The solvating system may contain additional therapeutic agents. Exemplary therapeutic agents include any material suitable for otologic use including analgesics, anti-cholinergics, anti-fungal agents, antihistamines, steroidal or non-steroidal anti-inflammatory agents, anti-parasitic agents, antiviral agents, biostatic compositions, chemotherapeutic/antineoplastic agents, cytokines, decongestants, immunosuppressors, mucolytics, nucleic acids, peptides, proteins, steroids, vasoconstrictor's, vitamins, mixtures thereof, and other therapeutic materials that will be apparent to those skilled in the art. Several such additional therapeutic agents are discussed in more detail below in connection with the polymeric film-forming medical sealant. Other adjuvants that may be included in the solvating system include dyes, pigments or other colorants (e.g., FD & C Red No. 3, FD & C Red No. 20, FD & C Yellow No. 6, FD & C Blue No. 2, D & C Green No. 5, D & C Orange No. 4, D & C Red No. 8, caramel, titanium dioxide, fruit or vegetable colorants such as beet powder or beta-carotene, turmeric, paprika and other materials that will be familiar to those skilled in the art); indicators; flavoring or sweetening agents including but not limited to anise oil, cherry, cinnamon oil, citrus oil (e.g., lemon, lime or orange oil), cocoa, eucalyptus, herbal aromatics (e.g., clove oil, sage oil or cassia oil), lactose, maltose, menthol, peppermint oil, saccharine, sodium cyclamate, spearmint oil, sorbitol, sucrose, vanillin, wintergreen oil, xylitol and mixtures thereof; antioxidants; antifoam agents; and rheology modifiers including thickeners and thixotropes.
The solvating system desirably has a sufficiently low viscosity to enable easy delivery to the treatment site using for example power spray or other spray application, lavage, misting, mopping, wicking or dripping. The solvating system desirably also may be easily removed from the treatment site by subsequent flushing, rinsing, draining or absorption. The solvating system need not be applied in liquid form and may for example be applied as a powder, gel, foam, sponge, film strip or other suitable form. The solvating system may be applied to treatment sites in the middle or inner ear or in associated structures such as the Eustachian tubes. The solvating system is biocompatible with the delicate tissues and structures of the middle or inner ear, and desirably does not contain ingredients which might potentially harm such tissues or structures or unduly compromise long-term hearing.
A variety of polymeric film-forming medical sealants may be used in the disclosed method. The sealant preferably is a biodegradable or bioresorbable material having a residence time in vivo of from one day to a few (e.g., 2, 3 or 4) days, weeks or months. The sealant may be uncrosslinked, crosslinked before being applied to the treatment site, or crosslinked after application. In one embodiment, the sealant may be a viscoelastic material. In another embodiment, the sealant may harden after application. The sealant may be a synthetic polymer (for example, polyethylene glycol or PEG), natural polymer (for example, a polysaccharide, lipid or polypeptide), or a synthetically-modified natural polymer (for example, a polypeptide reacted with PEG). Other exemplary synthetic polymers include polyacetals, polyacrylic acid, polyalkylene oxalates, polyalkylene succinates, polyamides, polyamino acids, polyaspartic acid, polyanhydrides, polycaprolactones, polycarbonates, polycyanoacrylates, polydiaxonones, polyesteramides, polyetheresters, polyethylene oxide (PEO), poly(glycolic acids) and other poly(glycolides), polyhydroxybutyrates, polyhydroxyvalerates, polyketals, poly(lactic acid) and other polylactides including poly(lactide-co-glycolides), poly(malic acids), polyorthoesters, polyphosphazines, polyphosphoesters, polypropylene oxide (PPO), degradable polyurethanes, polyvinyl alcohol (PVA), polyvinyl pyrrolidone (PVP), and copolymers, terpolymers, blends, and mixtures thereof.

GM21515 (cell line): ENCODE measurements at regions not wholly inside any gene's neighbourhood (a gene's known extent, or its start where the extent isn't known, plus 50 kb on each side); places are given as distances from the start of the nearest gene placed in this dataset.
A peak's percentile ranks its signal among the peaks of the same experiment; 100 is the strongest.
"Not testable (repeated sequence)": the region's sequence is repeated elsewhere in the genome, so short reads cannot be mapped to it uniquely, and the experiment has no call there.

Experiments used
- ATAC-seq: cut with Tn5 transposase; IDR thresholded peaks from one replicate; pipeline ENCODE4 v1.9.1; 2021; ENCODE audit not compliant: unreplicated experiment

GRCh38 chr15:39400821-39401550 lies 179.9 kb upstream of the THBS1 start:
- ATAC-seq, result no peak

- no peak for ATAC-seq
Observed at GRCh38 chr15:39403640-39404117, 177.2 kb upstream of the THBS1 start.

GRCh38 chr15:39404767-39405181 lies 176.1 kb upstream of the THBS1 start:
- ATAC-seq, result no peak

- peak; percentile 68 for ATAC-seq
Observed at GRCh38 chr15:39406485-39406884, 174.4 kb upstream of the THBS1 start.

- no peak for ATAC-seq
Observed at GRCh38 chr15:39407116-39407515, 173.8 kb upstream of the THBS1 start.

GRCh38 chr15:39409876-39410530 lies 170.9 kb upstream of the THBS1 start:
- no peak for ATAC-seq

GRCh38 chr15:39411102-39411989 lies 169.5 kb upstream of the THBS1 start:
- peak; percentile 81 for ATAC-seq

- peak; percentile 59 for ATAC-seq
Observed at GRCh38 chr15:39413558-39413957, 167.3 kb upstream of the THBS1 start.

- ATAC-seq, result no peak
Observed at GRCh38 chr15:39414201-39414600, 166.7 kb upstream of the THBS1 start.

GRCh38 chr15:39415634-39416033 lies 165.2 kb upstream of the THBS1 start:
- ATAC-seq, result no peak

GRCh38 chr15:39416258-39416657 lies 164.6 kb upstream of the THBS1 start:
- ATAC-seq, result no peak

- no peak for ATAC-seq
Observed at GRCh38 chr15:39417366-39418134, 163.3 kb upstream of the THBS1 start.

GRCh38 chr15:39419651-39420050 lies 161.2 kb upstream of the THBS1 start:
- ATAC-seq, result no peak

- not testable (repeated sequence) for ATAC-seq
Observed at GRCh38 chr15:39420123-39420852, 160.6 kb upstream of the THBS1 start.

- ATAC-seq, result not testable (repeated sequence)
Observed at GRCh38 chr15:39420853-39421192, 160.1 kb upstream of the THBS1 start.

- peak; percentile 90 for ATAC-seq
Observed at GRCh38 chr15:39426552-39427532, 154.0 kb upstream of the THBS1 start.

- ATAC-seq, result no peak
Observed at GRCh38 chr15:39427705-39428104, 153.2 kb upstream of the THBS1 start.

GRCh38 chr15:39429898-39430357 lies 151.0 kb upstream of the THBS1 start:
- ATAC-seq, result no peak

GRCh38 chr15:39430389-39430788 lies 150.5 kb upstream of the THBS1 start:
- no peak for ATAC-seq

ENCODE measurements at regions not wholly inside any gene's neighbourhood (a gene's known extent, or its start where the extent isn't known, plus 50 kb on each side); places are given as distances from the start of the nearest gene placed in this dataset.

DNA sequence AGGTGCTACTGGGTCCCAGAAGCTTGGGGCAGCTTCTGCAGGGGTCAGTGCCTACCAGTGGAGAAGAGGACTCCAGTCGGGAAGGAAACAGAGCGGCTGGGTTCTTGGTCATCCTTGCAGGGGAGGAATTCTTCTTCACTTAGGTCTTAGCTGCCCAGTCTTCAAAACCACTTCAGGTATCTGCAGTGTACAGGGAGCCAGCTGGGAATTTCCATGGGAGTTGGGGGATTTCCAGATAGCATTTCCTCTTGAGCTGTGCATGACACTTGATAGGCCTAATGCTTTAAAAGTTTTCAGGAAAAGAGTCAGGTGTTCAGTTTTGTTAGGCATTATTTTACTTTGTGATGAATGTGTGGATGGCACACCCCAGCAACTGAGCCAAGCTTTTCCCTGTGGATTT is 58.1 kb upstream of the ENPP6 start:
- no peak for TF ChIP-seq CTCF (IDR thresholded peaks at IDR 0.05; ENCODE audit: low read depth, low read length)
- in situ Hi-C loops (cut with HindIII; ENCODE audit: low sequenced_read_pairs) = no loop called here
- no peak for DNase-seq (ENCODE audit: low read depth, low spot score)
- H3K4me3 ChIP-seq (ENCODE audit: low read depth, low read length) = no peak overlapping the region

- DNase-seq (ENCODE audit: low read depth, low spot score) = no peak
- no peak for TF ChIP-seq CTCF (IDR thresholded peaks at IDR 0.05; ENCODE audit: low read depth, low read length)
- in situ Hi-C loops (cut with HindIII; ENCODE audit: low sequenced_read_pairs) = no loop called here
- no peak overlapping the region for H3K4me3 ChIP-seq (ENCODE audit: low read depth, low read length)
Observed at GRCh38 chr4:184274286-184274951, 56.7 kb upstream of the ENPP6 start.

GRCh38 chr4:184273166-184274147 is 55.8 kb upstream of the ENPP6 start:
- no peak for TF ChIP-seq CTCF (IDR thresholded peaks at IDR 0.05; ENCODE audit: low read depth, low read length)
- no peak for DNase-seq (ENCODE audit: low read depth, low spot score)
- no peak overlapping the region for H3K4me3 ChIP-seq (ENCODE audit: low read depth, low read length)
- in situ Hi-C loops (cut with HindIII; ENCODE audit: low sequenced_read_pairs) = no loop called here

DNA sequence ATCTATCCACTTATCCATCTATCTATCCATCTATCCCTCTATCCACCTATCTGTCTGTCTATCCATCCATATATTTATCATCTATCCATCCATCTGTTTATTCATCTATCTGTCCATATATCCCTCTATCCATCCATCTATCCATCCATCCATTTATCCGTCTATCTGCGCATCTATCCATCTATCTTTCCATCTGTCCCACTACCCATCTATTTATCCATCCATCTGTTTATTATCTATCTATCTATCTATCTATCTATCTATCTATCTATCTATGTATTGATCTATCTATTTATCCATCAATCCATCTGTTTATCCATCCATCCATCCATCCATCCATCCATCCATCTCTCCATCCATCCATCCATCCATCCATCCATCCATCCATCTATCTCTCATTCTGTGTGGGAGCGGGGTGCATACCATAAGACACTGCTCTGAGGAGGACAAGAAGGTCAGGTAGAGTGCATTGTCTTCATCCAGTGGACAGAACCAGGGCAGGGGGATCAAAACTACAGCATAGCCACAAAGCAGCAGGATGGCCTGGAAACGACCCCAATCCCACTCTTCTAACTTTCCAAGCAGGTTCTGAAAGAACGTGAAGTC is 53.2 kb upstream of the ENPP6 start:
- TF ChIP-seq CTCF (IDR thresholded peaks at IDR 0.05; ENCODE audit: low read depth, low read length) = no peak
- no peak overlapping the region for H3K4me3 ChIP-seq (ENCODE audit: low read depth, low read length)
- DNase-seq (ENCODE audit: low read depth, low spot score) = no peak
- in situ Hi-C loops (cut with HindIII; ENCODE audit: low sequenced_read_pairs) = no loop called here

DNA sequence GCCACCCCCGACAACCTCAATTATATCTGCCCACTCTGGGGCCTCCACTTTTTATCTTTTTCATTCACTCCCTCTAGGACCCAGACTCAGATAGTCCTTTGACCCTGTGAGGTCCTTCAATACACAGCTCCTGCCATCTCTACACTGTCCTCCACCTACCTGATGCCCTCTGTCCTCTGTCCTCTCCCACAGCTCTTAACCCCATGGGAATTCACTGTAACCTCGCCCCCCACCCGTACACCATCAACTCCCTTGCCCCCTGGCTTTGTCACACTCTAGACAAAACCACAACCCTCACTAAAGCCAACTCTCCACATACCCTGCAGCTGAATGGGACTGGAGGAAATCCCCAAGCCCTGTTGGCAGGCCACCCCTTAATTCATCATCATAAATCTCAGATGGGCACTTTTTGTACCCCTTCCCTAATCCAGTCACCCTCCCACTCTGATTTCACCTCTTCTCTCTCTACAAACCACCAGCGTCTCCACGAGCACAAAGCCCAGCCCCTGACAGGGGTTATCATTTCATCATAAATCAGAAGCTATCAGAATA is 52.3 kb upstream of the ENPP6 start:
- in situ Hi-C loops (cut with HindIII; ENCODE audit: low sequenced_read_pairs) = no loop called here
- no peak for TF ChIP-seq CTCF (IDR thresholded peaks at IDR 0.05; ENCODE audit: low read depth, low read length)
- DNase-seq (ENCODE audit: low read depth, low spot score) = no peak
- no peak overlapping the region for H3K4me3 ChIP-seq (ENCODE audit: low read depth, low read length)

Exemplary polysaccharides include cellulose and its derivatives such as oxidized cellulose, hydroxyethyl cellulose, carboxymethyl cellulose (CMC), carboxymethyl amylose (CMA), carboxyethyl cellulose and hydroxypropylmethyl cellulose (HPMC); chitin; chitosan and its derivatives such as carboxymethyl chitosan and trimethylchitosan; dextran and its derivatives such as carboxymethyl dextran; glycogen; glycosaminoglycans such as hyaluronan (e.g., hyaluronic acid and its derivatives including esters and polymers), heparin, heparin sulfate, dermatin sulfate, and chondroitin-6-sulfate; gums such as alginate, gellan gum and xanthan gum; pectin; and starch and its derivatives.
Exemplary lipids include glyceryl based lipid compounds such as glyceryl monooleate, and liquid crystal lipids which can be delivered in fluid form and which when in contact with moisture will convert to a cubic phase to provide a waxy cubic or crystalline material.
Exemplary polypeptides include albumin, collagen, gelatin, silk and their derivatives. For example, crosslinked hydrogels may be formed from many polypeptides by reacting them with a suitable crosslinking agent such as an aldehyde (e.g., glutaraldehyde or formaldehyde), carbodiimide, chitin, CMC or a glycol such as a PEG.